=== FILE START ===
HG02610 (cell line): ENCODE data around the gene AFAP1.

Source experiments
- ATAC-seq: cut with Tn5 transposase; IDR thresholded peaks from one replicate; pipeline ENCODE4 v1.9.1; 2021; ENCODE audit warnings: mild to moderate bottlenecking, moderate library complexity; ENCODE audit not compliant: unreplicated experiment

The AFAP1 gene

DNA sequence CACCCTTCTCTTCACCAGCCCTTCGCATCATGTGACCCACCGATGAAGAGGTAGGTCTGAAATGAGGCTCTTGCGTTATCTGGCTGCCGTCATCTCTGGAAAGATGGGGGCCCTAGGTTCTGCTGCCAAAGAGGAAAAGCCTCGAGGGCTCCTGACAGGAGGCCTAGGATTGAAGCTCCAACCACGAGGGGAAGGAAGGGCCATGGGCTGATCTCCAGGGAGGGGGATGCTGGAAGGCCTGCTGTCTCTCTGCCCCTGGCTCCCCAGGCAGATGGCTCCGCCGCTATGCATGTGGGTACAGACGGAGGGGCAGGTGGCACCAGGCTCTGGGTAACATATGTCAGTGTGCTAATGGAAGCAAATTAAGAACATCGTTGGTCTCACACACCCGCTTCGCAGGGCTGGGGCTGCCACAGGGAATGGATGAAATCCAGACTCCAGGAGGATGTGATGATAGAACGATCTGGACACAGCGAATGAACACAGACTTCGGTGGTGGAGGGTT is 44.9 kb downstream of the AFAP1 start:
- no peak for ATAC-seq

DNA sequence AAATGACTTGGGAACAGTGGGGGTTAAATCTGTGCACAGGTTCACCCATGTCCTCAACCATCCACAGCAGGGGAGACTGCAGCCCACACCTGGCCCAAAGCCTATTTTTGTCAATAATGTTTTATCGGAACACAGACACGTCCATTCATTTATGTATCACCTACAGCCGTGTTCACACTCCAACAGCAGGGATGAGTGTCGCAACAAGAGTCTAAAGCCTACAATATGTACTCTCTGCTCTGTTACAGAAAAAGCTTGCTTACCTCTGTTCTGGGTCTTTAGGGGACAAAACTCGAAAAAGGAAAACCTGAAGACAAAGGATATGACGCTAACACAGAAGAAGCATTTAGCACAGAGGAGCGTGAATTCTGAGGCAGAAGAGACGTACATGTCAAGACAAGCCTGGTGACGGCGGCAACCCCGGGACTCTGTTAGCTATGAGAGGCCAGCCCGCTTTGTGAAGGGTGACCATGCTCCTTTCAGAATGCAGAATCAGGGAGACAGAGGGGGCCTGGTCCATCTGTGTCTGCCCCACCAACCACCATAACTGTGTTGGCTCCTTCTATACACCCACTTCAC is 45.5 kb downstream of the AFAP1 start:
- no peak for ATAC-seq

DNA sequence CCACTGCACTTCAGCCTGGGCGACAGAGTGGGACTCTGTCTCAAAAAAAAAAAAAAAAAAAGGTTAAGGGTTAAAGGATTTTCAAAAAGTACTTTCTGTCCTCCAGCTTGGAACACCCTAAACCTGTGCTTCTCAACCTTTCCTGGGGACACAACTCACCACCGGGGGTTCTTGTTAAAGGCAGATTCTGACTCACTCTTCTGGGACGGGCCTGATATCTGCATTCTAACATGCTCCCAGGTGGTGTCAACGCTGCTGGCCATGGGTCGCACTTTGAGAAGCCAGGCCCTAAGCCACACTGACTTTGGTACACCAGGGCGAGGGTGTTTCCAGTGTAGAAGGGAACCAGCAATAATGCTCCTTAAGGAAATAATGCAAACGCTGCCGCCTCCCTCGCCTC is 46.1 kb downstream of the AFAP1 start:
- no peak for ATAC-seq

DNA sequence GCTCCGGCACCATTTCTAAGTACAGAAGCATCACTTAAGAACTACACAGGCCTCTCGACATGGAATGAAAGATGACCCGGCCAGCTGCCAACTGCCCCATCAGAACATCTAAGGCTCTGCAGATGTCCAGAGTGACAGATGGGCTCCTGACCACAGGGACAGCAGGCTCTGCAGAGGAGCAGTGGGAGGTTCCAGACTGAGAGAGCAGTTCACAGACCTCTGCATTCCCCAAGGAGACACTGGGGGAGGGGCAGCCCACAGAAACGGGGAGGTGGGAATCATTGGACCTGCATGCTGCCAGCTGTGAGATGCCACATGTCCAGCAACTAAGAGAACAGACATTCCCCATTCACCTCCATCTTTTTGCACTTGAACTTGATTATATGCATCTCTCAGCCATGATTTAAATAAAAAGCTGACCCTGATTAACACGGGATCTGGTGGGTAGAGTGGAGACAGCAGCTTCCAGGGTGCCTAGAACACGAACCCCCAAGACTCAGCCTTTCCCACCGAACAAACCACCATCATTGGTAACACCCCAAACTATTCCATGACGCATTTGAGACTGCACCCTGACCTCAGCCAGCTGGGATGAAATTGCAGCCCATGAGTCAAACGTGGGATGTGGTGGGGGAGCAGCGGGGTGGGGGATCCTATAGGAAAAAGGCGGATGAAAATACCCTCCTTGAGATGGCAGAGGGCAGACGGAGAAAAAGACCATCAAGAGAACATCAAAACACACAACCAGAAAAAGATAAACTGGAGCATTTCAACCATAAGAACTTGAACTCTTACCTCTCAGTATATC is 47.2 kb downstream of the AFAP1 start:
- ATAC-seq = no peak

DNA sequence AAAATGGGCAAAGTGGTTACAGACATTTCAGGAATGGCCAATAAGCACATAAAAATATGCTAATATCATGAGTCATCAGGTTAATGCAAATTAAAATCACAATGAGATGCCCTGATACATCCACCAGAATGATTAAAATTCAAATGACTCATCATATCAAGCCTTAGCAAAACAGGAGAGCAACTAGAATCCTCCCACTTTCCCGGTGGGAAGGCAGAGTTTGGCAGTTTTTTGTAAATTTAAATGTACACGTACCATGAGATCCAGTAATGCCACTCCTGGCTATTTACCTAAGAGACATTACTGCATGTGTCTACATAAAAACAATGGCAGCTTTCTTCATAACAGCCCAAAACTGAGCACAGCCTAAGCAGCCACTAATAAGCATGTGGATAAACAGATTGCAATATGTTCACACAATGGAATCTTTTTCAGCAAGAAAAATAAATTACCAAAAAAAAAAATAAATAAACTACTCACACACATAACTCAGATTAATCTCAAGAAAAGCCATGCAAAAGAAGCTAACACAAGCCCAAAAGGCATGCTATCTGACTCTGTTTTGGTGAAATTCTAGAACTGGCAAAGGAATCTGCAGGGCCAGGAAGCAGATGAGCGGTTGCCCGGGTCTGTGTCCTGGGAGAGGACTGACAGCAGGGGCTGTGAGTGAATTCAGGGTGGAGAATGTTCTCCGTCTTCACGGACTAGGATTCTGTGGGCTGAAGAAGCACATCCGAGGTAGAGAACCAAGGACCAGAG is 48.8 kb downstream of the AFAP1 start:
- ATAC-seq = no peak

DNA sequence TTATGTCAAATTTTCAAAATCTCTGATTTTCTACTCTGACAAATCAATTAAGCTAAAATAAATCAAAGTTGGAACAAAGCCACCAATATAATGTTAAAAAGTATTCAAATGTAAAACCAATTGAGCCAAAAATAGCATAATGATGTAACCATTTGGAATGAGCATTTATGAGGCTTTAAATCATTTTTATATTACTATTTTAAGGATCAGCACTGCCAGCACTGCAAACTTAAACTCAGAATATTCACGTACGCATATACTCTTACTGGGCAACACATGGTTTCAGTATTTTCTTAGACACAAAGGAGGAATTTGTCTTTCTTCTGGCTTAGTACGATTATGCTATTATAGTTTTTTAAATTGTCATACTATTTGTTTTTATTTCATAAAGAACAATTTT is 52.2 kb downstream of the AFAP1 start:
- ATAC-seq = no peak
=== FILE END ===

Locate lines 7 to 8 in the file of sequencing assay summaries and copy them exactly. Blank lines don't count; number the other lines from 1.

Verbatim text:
DNA sequence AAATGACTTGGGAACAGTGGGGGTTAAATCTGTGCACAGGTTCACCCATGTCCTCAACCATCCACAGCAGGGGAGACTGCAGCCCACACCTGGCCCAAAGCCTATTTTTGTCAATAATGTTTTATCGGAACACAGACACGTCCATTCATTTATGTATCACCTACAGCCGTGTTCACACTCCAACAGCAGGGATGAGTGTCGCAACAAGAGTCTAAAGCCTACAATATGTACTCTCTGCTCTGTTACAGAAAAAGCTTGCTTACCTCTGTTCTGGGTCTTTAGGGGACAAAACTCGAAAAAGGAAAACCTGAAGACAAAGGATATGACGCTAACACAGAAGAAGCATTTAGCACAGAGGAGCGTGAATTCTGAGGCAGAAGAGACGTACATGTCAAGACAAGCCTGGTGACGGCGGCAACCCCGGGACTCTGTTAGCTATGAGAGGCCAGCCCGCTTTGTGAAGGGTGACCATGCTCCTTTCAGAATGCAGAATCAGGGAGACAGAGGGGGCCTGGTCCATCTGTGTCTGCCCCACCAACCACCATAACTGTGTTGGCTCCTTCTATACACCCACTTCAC is 45.5 kb downstream of the AFAP1 start:
- no peak for ATAC-seq